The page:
crossing themselves when they saw the grisly way the men met their ends.
He paid scant attention to them.
He jumped off of the horse and rushed inside.
The sun had set and the interior of the building was lit only by
lanterns and by the slight glow of the dying coals of the blacksmith’s
Dark stains showed Alejandro where the murdered
men had been ambushed. He
grabbed a lantern to help him examine the murder scene better.
So much blood! he thought.
So much. A
huge, dark mound lay in a stall and Alejandro moved toward it.
The bull. They had
killed the bull, too. But
why, he wondered? To
keep it from bellowing when everything else was happening.
He heard a small noise from the doorway and pivoted, his mind
hoping it was Diego, safe and far from danger.
It was Corporal Reyes.
“We have looked everywhere, Don Alejandro. Don Diego is not in the pueblo.”
Alejandro looked back at the blood on the
ground. He heard someone
else approach, but this time he did not look up.
“Alejandro, my friend. I am praying for your son’s safe return,” the alcalde said.
Now Alejandro did look up. “Gracias, Señor Alcalde,” he said, his voice heavy. He sighed. Oh, Diego, my son! There is so much you have accomplished by your prowess, there is so much strength in your soul, but is it enough to help you get away from these men? In his heart he felt that if there were any way possible, Diego would find a way to escape. However, Alejandro could not sit still and wait.
“Soldiers are looking in the hills, Don Alejandro,” Reyes added. “And I hear that many of your neighbors are gathering their vaqueros to look, too.”
“Then I can do no less,” Alejandro said, his voice soft but resolute. As he swung on his horse, the hacendado wondered just how much time these banditos might have had. He didn’t see Diego’s horse here, so he probably went to the tavern first. Alejandro spurred his horse down the street and was shortly pulling up in front of the tavern.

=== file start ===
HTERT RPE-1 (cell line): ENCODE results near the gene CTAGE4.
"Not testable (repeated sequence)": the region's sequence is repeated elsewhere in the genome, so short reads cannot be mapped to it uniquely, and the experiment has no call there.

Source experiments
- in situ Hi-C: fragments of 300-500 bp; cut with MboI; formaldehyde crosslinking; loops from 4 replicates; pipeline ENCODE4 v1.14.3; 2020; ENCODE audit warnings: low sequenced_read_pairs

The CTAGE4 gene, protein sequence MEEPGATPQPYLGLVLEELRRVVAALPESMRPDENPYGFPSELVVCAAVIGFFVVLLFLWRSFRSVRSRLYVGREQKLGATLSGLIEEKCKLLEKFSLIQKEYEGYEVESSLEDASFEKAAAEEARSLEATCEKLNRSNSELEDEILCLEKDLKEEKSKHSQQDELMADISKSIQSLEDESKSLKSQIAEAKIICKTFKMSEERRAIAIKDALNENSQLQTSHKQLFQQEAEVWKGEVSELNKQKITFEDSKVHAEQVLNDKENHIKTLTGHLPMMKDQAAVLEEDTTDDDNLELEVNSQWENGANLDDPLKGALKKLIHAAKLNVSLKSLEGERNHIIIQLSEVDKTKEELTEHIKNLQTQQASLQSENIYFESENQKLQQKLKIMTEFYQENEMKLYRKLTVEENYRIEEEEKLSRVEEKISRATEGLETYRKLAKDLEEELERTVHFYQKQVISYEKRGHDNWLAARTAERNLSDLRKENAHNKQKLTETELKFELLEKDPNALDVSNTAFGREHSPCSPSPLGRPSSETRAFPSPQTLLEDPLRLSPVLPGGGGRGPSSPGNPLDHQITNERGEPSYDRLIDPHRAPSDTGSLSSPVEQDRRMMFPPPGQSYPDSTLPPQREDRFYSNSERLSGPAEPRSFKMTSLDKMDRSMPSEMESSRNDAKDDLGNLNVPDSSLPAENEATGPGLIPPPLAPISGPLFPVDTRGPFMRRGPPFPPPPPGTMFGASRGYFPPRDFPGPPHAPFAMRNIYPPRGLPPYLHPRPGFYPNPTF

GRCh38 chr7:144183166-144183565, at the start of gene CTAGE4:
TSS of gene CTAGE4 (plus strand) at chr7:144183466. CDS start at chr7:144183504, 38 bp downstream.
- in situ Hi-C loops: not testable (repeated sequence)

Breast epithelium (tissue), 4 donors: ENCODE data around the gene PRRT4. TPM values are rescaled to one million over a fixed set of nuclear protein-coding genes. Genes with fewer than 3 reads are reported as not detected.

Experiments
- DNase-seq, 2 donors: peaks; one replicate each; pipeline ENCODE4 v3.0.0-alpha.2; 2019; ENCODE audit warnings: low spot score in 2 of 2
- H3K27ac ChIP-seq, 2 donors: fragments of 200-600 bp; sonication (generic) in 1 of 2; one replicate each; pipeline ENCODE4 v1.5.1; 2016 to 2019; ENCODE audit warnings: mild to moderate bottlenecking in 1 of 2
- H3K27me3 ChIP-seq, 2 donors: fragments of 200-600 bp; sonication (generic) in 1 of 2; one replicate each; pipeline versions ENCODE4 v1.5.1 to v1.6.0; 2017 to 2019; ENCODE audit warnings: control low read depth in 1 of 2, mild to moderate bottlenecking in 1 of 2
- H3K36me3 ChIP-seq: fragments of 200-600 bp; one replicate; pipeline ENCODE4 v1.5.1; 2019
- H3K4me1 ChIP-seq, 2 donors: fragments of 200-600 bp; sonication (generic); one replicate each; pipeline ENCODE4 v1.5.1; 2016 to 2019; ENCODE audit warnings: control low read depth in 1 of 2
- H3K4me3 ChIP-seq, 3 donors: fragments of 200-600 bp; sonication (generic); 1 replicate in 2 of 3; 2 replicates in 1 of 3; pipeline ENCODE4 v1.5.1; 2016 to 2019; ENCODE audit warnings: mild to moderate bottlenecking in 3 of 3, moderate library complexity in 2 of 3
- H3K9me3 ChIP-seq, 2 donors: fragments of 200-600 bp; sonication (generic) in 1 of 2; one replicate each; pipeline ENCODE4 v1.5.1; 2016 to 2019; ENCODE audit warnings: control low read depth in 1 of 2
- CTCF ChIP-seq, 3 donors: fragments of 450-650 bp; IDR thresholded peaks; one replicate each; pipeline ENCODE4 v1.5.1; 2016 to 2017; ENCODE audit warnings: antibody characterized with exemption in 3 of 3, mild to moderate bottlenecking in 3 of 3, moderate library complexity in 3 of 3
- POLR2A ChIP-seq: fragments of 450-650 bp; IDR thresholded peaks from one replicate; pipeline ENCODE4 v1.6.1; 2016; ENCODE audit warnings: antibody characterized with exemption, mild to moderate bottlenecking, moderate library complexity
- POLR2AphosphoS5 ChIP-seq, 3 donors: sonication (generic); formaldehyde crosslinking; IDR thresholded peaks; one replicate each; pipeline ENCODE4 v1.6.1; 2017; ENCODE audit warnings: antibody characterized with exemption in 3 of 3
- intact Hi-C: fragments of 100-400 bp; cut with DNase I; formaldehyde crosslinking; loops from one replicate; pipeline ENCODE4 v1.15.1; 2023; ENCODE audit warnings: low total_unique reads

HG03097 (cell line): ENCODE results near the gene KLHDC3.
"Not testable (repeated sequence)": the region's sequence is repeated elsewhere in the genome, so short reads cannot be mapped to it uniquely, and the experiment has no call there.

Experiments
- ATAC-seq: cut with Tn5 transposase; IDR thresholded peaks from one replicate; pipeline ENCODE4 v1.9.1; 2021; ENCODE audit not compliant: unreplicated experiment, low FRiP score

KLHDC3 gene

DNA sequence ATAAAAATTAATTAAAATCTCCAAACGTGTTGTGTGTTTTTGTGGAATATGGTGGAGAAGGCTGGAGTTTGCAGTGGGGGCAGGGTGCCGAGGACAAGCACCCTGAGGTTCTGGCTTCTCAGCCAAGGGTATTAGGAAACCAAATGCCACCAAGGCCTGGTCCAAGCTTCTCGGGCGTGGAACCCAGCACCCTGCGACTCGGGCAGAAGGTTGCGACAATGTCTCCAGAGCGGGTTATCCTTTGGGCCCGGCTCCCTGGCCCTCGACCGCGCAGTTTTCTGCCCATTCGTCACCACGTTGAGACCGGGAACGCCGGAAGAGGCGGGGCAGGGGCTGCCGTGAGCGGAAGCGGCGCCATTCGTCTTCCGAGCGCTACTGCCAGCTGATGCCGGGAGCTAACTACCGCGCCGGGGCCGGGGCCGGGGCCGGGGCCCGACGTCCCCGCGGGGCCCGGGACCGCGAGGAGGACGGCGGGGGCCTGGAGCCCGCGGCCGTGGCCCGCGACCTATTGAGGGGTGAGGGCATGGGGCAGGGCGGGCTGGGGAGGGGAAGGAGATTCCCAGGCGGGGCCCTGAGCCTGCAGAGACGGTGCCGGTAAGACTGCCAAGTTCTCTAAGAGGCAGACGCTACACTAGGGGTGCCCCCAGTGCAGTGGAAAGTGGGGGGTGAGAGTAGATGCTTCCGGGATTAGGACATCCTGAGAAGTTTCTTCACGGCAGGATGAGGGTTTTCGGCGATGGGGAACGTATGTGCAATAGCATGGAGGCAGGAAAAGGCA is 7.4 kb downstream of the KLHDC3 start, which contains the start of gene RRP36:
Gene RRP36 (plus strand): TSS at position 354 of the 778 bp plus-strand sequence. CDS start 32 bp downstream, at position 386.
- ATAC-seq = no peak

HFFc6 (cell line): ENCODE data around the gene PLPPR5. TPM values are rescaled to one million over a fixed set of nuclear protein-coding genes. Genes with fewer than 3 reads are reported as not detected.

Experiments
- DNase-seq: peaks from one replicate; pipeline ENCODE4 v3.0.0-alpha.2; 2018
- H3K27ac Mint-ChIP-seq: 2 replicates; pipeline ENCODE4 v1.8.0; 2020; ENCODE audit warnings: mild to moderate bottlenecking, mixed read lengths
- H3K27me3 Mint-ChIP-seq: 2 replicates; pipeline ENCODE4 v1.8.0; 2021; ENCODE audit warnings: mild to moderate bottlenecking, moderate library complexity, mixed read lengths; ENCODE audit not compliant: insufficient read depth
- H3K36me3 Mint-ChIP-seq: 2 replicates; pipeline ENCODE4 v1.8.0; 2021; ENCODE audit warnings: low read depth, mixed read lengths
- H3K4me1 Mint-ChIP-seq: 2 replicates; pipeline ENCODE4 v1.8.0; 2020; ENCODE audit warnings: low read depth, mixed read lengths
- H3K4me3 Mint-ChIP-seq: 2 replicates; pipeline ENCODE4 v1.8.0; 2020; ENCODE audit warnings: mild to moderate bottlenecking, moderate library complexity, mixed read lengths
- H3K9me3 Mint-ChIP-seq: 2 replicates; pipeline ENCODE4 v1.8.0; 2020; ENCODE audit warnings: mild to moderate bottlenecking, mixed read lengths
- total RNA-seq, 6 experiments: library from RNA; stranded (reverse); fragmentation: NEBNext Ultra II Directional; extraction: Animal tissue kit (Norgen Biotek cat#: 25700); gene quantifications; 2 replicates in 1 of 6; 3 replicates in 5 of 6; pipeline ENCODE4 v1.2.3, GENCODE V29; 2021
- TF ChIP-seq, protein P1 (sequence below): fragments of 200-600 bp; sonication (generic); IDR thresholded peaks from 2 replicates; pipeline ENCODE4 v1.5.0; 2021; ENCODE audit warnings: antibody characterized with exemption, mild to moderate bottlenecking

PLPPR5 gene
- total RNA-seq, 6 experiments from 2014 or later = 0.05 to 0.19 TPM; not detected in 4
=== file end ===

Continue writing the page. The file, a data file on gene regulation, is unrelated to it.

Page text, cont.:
Walking inside, he saw Tio’s sad eyes on him. “Don Alejandro, I am so sorry to hear….”
“Yes, thank you, Tio. I need to ask you a question, though.”
“Sí, Don Alejandro,” the innkeeper
“When my son came in, how long did he stay before he went to the stable?”
“Oh, he didn’t stay more than a few minutes,
patrón,” said Tio.
“Oh?” Alejandro asked.
“Sí, I had a message from Don Marcos
asking for Don Diego to come to the stable.”
Who brought this message?” Alejandro queried.
“A vaquero. He said he was Don
Marco’s man,” Tio answered.
That is strange, thought Alejandro. Marcos had said in his last letter that he would be sending his vaqueros back to his ranch as soon as they had arrived. This must have been one of the bandits. He asked Tio for a description, but the innkeeper wasn’t able to remember anything specific.
“As I told Don Diego’s mozo earlier,
it was about two hours since he had been here,” Tio added.
A great deal of time to ambush a man and get him out of the pueblo, Alejandro thought despairingly. Diego, Diego, my son! He sighed. “Thank you, Tio.” He turned and left the tavern. He saw Bernardo and motioned to him to follow. It was too dark to check for any kind of tracks leading away from the stable. There may have been so much traffic that any such tracks would have been obliterated. But he had to try. Mounting, Alejandro rode out of town, riding to the western hills, then riding around the pueblo, circling it in an ever widening perimeter until Sergeant Garcia rode out to find him. The sergeant convinced him that there was nothing to be seen in the darkness. The acting comandante was right, but Alejandro couldn’t help but think that he needed to be out here, that somewhere Diego might be struggling for freedom and his help would be what would make that happen. Finally, though, he looked up at the night sky, at the darkness that did not even hold the barest sliver of a moon to help him and he knew that the sergeant was right. Slowly Alejandro rode back into the pueblo and took a room at the inn, determined to ride out again as soon as the dawn arrived.